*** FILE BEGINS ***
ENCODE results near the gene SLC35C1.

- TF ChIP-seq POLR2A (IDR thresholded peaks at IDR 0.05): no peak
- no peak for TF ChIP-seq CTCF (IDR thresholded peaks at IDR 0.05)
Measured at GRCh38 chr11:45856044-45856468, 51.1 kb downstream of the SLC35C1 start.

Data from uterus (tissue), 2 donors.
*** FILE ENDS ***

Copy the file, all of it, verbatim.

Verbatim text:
ENCODE results near the gene SLC35C1.

- TF ChIP-seq POLR2A (IDR thresholded peaks at IDR 0.05): no peak
- no peak for TF ChIP-seq CTCF (IDR thresholded peaks at IDR 0.05)
Measured at GRCh38 chr11:45856044-45856468, 51.1 kb downstream of the SLC35C1 start.

Data from uterus (tissue), 2 donors.